1. Ahhh, so strong. You and this writing. What an ordeal this must have been. I can feel you well through these words. And such strong images too. All well to your mother and you all.

    • Thank you, Manja. We are taking all kind words and wishes as we move forward into what’s next! It was quite a time.

  2. This is beautiful Bonnie. One thing that stuck out for me was how you allowed yourself to find the metaphor of focusing on the trail like was being in the moment. So much was there for me in that glimpse you painted. The feeling of being alone in the woods is familiar to me when I haven’t been solo hiking often enough. When I lose familiarity, I begin to fear the forest, and then I am motivated to get out there more often so I can get over it. Also the pleasure I have when I can draw an analogy between a lesson and an experience, like you did. And the importance of being in the moment, which can calm me. I love that in four sentences you tapped into so much that resonated with me. 🙂 I have never done a sunrise hike. Not ever. I guess that needs to change, huh? I have fingers crossed that your RA gets managed soon so you can get out there soon!

    • Thank you so much for writing. I think you are totally right about losing the familiarity of being alone in the woods. It usually takes me a couple adventures in spring to remember that I am safer in the woods than on the road to get there! Sunrise hikes are the ultimate soul spark. It is all about emerging into the light ❤

  3. I seem to read your blog at just the right times. And the quotes you share are always timely. “There is a light somewhere. It may not be much light but it beats the darkness. ~Charles Bukowski”
    May the light always burn in the darkness. And may you always find that light… and have the “eyes” to see it.

    • Always glad to see you here. I have always loved that Bukowski quote. It seems to be just the permission I need sometimes to know that things don’t always need to be any more perfect than they already are. And a little bit of light is often “just enough”.

  4. This brings tears to my eyes. Having cared for my father earlier this year before his passing is just such a “new” territory on the surface, yet right away you realize how natural you pick up what to do. Past experiences always help us move forward. It is a time I treasure and will forever!

    • Thanks for being here. Yes, I think that is right about how we pick up what needs to be done naturally. Naturally doesn’t mean easily, but I so know what you mean.

    • Finding my way through the tangle of the unknown is a bit of a theme it seems. Thank you for knowing me and loving me through good and bad. I’m forever grateful ♡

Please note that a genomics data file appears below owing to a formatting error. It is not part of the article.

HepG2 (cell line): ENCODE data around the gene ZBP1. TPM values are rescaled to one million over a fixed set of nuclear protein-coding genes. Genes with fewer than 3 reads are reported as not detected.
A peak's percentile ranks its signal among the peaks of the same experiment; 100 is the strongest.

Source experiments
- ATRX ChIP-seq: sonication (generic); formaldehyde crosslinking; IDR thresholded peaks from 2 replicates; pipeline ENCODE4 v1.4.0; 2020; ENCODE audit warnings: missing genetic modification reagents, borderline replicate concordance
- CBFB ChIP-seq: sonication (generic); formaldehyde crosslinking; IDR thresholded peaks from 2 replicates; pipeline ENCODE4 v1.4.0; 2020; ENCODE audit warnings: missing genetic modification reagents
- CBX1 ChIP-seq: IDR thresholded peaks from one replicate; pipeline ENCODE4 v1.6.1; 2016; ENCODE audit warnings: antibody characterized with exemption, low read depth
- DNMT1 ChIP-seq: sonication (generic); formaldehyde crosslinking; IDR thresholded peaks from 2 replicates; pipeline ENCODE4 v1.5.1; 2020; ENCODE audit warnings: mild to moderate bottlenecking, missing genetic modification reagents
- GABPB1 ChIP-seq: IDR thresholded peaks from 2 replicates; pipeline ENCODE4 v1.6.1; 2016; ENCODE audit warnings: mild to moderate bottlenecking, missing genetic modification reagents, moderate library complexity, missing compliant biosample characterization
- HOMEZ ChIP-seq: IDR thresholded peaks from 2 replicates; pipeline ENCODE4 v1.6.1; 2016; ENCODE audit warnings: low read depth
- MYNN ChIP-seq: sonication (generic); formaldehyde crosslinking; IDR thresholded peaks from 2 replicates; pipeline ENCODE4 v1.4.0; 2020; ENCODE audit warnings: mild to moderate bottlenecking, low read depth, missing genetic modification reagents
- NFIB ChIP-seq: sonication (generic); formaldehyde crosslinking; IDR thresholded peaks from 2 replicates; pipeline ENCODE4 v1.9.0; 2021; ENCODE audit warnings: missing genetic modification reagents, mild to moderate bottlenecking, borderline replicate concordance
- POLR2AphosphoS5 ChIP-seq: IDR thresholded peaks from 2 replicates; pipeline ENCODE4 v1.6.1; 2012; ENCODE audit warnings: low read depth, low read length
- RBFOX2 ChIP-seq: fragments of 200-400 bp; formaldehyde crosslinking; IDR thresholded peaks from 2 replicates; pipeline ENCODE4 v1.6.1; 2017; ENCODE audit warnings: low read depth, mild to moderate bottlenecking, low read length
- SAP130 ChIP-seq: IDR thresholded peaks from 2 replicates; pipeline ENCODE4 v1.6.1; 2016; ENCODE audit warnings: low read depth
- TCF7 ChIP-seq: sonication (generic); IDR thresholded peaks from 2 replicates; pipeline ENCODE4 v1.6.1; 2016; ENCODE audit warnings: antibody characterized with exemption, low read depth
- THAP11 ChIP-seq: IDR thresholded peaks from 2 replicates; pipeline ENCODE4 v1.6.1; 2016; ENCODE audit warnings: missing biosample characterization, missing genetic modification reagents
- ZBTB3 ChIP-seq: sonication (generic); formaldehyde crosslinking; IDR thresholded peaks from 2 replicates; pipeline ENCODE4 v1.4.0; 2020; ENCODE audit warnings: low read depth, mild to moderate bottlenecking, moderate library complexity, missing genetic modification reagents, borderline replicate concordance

5. Ah Bonnie Rae, you got your mojo back. This is a fantastic essay, full of wonderful imagery and truth telling and passion. I was riding along on every word. I am so moved by your journeys – 5 years ago and this unbelievable year. The plunge and the peaks will continue on. Great quotes. Stealing. Reminded me of this one: “Writing is like driving at night in the fog. You can only see as far as your headlights, but you can make the whole trip that way.” ― E.L. Doctorow So keep your light shining. Also, I need a coffee cup like that. 🙂

    • I am forever grateful for discovering you through your blog. Your encouragement and insights have helped keep lit the path ahead. Thank you. The quote you shared is exactly how it feels most days. Cheers to good mugs and quiet mornings.

  6. This is especially poignant for me right now, coming out of being in the hospital and “critical.” Sometimes walking in the dark is necessary in order to discover a new way of walking in light. If I refuse to step into the dark, I’ll never experience the different light.

    • Thank you so much, Jo Ann. I’m so glad you were cared for in good time. May your recovery be swift. I love what you say about walking in the dark … so perfect!

  7. Wonderful writing, Bonnie Rae! I wish you dawn colors and birdsong on every solo sunrise hike in this amazing life. Also, I’m sure this post will attract many new readers from everyone who searches the internet for the combination of Henry James AND Charles Bukowski. 🙂

    • Thank you so much, Alan! I have been pretty fortunate to see some spectacular dawns. I hope there are many more ahead. And thanks for the nudge to actually tag this post!

  8. Thank you for this deep reflection on your trail…beautiful words paired with perfect images. 🌞

    • Oh, Bailey, thank you so much for walking this path with me. There are more twists and turns ahead, but I am ready for what comes.

  9. You did it! You took a first solo in the dark (which I will never do, btw; one foggy hike was enough for me), you walked with your mom up this mountain and down the other side (yes, every. step. of the way.), and you wrote about it (beautifully) ! Well done, intrepid friend!

    • Thank you so much for a hand that steadied me on this path. You’ve been such a wonderful, supportive friend these last several weeks. You are the headlamp and I am grateful♡

  10. The wholeness of this rendition–the beauty of nature, the frailty of your body and your mother’s brings me to tears, a pause, looking out the window, breathing love and compassion to you. And you are writing! Deep blessings and tulips this day.

    • Oh, Christina, thank you so much for reading. The stories seem to lie in wait until something inspires them to the page. Grateful for the kind words. Dad’s turn is coming this week, please keep those blessings coming ♡